Here is a good article from colorado state that matches some of your descriptions. I would consider the Clostridium perfringens side and it might be weather related + feed changes. But I would think that would be evident in the necropsy,but a few things I read made me question that?
http://www.ext.colostate.edu/pubs/livestk/08018.html

Not sure if that is in water also? Are there any weather patterns that match from the time in August? Dry weather pulling water from lower water levels could be an issue? Cold weather? Wet weather?

Good Luck. Keep us posted.

 
Ben Miller
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tetanus bacteria?
 
Jd Gonzalez
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http://www.tripleigoats.com/goatdiseases.htm

mycotoxins in their feed? toxic algae growth in their water?
 
Chris Knipstein
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I was thinking the same thought in regard to the one constant being the water. Are you drawing it from a pond by chance? Here in Indiana we had a an outbreak a few years ago of "blue-green algae" (also known as cyanobacteria),I believe at the time they said it was worse than normal because of low rainfall and high temperatures. It made the news because some people's dogs who had played in the water at a reservoir had died because of the contact.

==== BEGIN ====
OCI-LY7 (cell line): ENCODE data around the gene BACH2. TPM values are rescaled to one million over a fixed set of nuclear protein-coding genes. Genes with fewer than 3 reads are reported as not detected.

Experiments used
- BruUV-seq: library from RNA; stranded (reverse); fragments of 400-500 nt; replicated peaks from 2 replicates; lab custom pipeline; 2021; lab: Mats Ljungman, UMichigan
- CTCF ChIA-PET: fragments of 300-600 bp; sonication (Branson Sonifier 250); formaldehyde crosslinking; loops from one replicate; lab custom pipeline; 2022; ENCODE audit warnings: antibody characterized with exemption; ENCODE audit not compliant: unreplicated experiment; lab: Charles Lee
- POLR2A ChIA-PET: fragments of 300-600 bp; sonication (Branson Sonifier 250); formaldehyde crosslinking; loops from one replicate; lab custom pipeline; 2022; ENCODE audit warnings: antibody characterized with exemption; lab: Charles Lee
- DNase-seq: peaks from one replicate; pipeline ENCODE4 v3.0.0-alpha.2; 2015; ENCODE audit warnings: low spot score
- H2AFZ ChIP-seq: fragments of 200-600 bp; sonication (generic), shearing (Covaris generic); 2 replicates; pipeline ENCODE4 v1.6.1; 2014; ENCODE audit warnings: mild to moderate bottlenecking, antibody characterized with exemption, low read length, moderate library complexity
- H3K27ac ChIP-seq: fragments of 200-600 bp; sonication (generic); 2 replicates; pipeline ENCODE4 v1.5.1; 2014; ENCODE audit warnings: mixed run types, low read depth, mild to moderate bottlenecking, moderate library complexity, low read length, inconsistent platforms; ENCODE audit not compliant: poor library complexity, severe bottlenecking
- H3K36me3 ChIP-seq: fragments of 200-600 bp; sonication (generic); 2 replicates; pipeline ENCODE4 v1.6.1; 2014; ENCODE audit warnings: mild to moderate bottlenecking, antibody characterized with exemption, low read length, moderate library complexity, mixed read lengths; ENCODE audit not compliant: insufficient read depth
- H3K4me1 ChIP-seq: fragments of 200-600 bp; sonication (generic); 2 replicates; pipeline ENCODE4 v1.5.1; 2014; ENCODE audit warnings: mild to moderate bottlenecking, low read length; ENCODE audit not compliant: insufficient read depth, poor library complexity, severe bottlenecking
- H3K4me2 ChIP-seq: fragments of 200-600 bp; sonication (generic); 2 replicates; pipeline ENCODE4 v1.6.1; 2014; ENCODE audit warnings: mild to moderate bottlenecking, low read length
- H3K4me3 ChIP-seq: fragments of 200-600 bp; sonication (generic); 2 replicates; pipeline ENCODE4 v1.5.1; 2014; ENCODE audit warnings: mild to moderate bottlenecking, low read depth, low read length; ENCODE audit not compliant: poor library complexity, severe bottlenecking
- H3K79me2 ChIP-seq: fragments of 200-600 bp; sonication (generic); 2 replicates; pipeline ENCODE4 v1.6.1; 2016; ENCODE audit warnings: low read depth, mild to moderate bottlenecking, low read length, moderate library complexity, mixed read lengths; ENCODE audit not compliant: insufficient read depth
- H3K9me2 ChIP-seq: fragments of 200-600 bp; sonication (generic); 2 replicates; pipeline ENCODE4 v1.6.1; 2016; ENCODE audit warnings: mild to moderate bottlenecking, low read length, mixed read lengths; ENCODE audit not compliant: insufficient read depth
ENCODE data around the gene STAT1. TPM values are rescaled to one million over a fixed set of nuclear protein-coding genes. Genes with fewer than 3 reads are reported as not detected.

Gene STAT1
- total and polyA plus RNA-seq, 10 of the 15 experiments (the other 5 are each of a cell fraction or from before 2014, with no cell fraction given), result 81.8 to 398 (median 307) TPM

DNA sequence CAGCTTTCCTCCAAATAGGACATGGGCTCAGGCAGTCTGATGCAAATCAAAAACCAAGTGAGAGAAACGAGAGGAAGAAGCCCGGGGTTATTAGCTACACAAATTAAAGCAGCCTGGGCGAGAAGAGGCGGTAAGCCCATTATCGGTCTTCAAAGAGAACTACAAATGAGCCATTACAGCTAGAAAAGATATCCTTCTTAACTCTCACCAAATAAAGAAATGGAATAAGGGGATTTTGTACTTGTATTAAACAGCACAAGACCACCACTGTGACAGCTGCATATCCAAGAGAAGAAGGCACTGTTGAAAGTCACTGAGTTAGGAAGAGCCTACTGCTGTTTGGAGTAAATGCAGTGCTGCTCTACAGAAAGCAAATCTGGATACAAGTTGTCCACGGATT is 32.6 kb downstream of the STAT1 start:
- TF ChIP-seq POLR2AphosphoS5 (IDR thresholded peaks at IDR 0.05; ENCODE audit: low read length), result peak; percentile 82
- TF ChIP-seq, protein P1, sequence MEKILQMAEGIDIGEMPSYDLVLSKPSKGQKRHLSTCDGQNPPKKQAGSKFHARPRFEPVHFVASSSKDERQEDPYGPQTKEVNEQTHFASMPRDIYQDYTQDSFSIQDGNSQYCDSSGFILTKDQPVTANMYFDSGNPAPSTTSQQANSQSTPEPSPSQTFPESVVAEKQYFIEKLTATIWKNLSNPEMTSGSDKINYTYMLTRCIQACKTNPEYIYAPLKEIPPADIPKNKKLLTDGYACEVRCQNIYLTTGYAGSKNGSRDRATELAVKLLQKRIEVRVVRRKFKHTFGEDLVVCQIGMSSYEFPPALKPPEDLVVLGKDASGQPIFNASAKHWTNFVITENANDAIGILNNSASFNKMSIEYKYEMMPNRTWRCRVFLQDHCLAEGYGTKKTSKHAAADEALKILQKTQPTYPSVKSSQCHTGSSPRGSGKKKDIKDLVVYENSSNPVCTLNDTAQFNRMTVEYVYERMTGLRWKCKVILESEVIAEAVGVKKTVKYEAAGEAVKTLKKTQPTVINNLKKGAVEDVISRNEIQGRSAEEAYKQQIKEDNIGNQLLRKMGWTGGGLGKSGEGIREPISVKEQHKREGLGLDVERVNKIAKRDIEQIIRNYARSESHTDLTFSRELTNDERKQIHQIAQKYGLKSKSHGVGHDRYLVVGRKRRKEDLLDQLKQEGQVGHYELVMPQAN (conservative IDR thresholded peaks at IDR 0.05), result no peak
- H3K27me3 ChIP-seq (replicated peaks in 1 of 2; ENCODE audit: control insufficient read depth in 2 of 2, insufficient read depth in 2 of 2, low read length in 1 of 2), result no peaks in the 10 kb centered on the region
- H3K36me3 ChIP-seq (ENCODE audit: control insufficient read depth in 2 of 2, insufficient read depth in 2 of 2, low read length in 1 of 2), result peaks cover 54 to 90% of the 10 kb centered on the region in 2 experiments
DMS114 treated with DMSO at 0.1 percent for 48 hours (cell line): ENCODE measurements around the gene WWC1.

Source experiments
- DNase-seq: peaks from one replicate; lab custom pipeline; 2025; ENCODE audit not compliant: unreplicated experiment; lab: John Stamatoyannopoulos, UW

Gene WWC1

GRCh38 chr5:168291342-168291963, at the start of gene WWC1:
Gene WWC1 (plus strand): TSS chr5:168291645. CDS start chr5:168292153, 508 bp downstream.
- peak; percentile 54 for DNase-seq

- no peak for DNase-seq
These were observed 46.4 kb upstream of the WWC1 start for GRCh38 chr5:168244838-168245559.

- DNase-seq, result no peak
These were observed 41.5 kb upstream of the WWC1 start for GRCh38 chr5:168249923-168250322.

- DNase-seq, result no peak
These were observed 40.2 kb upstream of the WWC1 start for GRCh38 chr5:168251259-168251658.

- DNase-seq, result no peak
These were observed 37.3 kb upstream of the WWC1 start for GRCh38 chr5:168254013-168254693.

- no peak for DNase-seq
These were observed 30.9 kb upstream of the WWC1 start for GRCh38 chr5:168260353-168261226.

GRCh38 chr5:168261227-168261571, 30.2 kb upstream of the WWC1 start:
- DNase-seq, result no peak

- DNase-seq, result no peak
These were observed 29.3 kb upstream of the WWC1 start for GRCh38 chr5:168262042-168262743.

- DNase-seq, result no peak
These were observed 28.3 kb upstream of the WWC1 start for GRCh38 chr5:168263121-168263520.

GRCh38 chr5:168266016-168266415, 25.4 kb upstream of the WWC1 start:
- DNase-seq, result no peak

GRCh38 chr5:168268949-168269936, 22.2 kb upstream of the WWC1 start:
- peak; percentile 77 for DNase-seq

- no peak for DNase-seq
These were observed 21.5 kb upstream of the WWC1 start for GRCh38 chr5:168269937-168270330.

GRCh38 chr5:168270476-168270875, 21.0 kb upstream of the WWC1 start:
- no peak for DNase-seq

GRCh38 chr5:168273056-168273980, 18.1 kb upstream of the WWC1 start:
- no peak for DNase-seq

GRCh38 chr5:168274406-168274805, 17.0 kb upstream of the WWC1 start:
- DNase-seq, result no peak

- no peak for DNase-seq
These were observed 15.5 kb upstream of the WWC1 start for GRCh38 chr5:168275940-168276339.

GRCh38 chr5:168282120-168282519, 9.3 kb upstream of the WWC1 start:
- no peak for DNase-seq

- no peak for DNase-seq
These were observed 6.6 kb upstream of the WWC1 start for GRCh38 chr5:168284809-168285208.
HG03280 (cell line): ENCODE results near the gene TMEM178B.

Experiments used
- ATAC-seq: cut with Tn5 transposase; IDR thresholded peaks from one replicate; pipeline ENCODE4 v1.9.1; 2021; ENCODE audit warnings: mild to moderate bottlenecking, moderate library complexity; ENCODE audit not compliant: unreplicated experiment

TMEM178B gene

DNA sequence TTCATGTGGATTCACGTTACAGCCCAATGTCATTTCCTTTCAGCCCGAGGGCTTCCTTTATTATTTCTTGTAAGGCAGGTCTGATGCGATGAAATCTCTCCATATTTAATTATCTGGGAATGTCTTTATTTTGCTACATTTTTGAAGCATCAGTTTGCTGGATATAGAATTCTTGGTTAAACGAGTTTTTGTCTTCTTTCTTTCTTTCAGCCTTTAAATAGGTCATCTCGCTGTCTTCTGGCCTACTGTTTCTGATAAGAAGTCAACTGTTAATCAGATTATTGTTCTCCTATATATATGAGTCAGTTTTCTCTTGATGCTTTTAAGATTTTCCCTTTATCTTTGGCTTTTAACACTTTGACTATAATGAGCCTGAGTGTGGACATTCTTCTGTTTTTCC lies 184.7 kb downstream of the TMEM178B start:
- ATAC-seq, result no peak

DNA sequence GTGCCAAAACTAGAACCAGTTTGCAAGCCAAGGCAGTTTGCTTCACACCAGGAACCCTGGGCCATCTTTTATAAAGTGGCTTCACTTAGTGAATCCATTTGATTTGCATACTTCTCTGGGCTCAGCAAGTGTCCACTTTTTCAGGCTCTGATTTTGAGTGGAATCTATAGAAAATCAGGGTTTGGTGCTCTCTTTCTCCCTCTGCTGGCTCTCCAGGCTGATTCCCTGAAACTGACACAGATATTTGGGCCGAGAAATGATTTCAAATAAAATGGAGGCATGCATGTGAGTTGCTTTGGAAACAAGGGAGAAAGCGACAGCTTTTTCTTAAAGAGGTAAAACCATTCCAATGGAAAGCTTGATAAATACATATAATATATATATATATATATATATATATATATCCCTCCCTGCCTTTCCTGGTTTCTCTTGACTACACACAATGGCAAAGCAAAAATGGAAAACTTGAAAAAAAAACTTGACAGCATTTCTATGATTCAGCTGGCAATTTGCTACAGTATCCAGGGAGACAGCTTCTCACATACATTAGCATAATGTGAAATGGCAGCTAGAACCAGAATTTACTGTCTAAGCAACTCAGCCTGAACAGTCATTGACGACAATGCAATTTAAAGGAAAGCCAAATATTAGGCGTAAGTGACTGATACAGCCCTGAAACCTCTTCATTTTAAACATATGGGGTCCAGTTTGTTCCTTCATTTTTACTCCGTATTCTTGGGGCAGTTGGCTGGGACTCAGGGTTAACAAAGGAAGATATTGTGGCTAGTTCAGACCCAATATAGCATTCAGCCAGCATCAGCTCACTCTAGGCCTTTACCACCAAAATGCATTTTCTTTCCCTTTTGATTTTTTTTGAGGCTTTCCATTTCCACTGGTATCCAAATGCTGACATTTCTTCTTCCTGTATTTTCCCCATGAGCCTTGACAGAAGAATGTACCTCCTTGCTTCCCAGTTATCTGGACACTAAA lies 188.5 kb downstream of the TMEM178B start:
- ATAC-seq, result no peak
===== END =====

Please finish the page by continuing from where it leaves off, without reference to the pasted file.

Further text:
The Wikipedia article does list neurotoxins as one of the health risks, though I believe the dogs had succumbed to liver failure.
http://en.wikipedia.org/wiki/Cyanobacteria

Here is a link to the Indiana state web site with some information about blue-green algae as well.
http://www.in.gov/idem/algae/

Algae are commonly found in Indiana lakes and streams without concern, however the concentrated presence of blue-green algae can be linked to some adverse health effects. Factors promoting algal growth include sunlight, warm weather, low turbulence, and nutrient sources, such as phosphorus and nitrogen. Phosphorous is particularly important in fueling cyanobacteria growth. Often nutrient inputs come from nonpoint source pollution, but fortunately, there are many ways to reduce or stop nonpoint source pollution, many of which are simple things we can do right in our own backyards.



Not related to water, but your description of the goat's symptoms does sound close to "Milk Fever" (Hypocalcaemia, Parturient Paresis) described in this article about dairy cows.
http://www.nadis.org.uk/bulletins/hypocalcaemia-and-hypomagnesaemia.aspx